I found kindred spirits in these two when I first met them in a sweaty Adelaide club years ago, and I feel honoured to have been there for at least a small part of their journey as both a music fan and friend. Thank you both for the music, the memorable shows and for always making sure that there was space for all of us who felt different or on the outside at some point or another, feel welcome and part of the family."

- Sosefina Fuamoli 

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"To say that Rem & J had a really big influence on my early work and my career in Australian Music would be an understatement. There wasn’t really a show or event that I wasn’t following them around with my camera, and I shot a lot of their press shots for many years. A lot of people knew me from the work I did with them in those early days. I remember when I was in the midst of producing my book on Australian Hip Hop - Rise - I would always get into conversations with other artists about them, and EVERYONE, without fail, was so excited about their music. It was bold, refreshing and it didn't follow any rules. I think that is what everyone loved about them.

There are a few moments that really stick out to me. The first time they played the full version of Sangria, the last line in the song is Remi saying my name. I was just floored, people still will text me when they hear that song. When they won the J awards, I remember where I was when I heard. I was in the car driving through the city, and I just had a feeling they would win! I remember going to really small shows with them with my best friend Cherie. I remember their sold-out show at the Corner Hotel, and then at 180 Russell St. I would get emotional seeing how the crowd responded to their music, the fans always repped so hard.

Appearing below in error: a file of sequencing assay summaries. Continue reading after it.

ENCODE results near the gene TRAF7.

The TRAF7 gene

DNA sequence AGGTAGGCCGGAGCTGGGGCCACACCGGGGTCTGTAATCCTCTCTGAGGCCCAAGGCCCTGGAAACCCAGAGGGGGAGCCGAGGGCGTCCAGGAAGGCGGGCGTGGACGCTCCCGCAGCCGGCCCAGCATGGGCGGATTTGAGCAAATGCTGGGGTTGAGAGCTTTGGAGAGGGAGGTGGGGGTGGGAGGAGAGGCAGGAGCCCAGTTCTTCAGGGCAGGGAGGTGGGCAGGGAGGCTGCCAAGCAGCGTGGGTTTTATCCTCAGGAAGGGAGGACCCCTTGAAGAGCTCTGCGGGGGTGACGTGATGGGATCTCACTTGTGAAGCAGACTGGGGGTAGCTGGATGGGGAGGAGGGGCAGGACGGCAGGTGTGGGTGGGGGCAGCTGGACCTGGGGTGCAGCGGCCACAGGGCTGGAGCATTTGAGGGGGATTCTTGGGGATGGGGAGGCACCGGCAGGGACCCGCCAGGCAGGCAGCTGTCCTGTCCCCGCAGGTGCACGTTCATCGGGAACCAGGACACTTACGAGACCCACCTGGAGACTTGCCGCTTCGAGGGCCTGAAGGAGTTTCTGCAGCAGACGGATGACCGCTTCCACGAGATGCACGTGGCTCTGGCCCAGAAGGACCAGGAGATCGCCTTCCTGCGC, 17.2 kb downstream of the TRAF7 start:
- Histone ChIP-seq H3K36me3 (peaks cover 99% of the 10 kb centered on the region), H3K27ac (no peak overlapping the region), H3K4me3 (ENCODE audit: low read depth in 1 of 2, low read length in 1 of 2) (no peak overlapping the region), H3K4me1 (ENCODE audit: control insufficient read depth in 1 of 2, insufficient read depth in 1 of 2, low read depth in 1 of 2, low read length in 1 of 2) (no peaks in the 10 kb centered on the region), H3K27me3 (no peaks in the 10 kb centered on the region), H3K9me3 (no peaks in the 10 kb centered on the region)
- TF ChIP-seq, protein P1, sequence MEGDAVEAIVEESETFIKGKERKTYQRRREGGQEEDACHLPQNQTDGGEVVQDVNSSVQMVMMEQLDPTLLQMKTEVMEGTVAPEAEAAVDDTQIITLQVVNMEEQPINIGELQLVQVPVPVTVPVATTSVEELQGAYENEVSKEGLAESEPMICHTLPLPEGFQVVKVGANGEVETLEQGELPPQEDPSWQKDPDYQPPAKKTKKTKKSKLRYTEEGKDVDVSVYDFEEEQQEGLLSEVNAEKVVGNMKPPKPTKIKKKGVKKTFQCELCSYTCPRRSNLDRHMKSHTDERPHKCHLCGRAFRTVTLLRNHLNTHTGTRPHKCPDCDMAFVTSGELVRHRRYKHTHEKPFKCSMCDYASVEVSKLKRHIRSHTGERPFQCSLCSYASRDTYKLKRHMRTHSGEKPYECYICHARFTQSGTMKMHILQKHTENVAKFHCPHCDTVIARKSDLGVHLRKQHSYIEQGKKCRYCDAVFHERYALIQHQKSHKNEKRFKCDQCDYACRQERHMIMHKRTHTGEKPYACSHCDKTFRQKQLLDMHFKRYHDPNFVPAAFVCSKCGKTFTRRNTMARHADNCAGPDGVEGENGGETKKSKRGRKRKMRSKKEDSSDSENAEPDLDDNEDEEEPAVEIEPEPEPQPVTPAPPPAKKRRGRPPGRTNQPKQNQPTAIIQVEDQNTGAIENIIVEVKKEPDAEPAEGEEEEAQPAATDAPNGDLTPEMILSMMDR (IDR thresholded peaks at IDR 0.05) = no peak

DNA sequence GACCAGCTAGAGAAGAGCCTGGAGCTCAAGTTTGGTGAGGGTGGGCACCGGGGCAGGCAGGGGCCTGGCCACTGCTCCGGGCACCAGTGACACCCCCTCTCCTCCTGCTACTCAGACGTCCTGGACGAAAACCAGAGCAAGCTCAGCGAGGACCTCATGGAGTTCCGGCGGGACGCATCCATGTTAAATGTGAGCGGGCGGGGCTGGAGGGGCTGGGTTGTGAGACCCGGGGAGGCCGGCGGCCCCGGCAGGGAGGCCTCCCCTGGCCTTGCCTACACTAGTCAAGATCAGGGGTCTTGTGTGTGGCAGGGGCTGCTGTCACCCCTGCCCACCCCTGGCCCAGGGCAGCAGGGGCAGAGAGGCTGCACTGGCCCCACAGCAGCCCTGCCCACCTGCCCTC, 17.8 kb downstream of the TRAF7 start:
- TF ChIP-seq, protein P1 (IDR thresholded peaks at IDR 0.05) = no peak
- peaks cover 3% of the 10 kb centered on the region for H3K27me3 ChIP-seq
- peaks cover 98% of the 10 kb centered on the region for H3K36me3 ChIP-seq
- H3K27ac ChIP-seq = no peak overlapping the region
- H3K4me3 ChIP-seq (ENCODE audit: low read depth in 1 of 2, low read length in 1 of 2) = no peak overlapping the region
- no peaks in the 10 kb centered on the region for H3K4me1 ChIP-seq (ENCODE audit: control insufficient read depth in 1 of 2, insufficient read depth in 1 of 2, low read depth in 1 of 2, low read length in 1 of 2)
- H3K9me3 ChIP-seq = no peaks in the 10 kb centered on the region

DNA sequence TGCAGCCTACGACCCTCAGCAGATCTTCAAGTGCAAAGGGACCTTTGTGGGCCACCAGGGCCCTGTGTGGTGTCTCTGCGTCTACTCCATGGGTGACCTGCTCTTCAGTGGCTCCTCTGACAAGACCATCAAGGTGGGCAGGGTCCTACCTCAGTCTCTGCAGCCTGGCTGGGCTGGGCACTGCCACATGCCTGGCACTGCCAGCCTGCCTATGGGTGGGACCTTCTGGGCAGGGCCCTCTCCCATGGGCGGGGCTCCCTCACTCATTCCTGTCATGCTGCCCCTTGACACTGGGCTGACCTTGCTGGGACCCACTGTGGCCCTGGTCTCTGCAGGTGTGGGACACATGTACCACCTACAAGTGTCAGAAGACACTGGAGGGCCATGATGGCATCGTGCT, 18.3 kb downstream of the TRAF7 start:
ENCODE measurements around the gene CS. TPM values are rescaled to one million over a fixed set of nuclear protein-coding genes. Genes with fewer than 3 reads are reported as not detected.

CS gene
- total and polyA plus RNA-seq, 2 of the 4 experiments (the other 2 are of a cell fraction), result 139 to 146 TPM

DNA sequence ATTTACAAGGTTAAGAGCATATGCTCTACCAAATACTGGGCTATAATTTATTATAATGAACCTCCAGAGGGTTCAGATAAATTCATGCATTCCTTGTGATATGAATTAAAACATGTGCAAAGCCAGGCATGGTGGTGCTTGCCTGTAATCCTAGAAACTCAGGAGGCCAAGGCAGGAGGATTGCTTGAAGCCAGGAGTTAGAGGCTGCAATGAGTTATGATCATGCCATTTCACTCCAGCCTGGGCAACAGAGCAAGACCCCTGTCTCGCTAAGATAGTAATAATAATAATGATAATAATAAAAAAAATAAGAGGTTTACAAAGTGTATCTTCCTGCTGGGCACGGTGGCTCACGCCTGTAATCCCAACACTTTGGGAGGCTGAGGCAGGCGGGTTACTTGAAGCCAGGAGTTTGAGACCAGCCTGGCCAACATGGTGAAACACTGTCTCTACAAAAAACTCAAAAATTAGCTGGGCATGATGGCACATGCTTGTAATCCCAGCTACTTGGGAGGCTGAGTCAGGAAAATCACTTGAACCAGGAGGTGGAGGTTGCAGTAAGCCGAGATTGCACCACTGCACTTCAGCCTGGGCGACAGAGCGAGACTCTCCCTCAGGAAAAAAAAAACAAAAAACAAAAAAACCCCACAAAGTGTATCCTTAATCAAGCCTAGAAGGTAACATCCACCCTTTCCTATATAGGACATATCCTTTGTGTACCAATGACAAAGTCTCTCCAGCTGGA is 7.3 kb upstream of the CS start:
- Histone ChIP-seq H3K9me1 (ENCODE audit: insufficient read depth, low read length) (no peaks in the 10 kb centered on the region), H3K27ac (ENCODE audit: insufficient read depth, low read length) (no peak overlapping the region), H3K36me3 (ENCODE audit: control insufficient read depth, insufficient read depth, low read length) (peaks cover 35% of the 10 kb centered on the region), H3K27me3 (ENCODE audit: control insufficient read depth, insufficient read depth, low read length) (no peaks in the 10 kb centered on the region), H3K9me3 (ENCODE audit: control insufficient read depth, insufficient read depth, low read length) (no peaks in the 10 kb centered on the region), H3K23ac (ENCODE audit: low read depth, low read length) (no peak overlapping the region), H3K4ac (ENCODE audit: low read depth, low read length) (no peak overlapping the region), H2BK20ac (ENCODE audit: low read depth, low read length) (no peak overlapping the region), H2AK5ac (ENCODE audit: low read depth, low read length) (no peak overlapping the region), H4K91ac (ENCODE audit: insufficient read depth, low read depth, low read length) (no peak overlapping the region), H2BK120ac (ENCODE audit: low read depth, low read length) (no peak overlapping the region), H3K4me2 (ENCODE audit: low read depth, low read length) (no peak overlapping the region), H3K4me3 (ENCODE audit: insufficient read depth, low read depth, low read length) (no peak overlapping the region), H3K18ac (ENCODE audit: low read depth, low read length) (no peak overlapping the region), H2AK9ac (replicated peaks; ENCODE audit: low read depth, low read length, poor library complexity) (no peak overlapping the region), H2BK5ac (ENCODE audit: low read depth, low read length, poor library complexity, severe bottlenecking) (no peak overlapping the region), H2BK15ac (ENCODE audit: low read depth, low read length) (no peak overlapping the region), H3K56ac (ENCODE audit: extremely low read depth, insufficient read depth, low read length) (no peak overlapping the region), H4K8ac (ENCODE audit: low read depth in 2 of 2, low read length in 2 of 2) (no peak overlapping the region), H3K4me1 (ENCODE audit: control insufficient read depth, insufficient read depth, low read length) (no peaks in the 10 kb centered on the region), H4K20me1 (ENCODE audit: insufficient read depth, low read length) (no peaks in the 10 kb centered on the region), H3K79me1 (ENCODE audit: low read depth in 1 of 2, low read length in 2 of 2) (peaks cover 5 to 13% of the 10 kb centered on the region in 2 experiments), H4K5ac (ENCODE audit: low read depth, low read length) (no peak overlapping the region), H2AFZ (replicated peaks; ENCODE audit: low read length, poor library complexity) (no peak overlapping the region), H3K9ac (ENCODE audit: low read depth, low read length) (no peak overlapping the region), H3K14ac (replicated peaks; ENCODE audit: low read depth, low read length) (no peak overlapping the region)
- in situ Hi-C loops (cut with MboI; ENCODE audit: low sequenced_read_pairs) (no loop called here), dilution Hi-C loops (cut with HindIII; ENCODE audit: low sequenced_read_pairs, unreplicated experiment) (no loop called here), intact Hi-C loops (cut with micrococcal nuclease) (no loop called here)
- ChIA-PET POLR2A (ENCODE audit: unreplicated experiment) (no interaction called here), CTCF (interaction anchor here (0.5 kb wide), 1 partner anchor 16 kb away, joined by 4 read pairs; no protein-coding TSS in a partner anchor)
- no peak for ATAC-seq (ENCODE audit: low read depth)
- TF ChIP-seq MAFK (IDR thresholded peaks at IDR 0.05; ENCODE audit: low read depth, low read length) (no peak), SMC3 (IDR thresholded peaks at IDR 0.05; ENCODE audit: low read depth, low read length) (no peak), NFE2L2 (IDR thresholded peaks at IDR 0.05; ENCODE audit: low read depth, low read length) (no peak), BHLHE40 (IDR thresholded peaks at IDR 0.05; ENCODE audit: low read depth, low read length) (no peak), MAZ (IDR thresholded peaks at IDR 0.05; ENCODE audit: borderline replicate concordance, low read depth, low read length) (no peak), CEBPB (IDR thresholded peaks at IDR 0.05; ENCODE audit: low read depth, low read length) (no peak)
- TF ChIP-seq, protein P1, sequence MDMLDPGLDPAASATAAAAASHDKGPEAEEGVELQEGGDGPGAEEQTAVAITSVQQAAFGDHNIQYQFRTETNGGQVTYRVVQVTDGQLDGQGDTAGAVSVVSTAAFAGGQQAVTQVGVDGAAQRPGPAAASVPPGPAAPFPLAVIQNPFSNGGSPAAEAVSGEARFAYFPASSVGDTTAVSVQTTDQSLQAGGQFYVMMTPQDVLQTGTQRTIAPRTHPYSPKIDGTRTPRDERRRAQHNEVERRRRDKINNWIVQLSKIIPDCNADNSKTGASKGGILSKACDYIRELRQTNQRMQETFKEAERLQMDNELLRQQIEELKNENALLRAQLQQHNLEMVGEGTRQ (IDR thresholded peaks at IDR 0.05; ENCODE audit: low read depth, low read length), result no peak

Hearing about the last album together this week really made me nostalgic for a lot of these moments. I wanted to go through all the photos I took of them together and relive a lot of the memories. There were a lot of good times. Australian Hip Hop would not look or sound the way it does without these guys. They were trailblazers in that sense. A really definitive moment of change.  I really hope that is remembered."

- Michelle Grace Hunder 

"I remember first hearing Sangria on the radio, and couldn't believe hip hop music like that was being made out of this country. I was always a fan first & foremost, and then have been lucky enough to work with Remi & J for the past 5 or so years. Managing publicity for two of the most lovely, kind & talented people is not hard, let alone when you're such a huge champion of the music they make. The impact they had on the music scene in Australia is hard to put into words (because I see it everywhere), however, something that stands out is how it comes through with so many of the artists we work with. The way we see our artists reference the influence the guys have, particularly for young people of colour, is something I never tire of hearing. I'm sad we won't hear more music from them as a duo, but can't wait to see what they do individually from here."

- Aniela Swiatek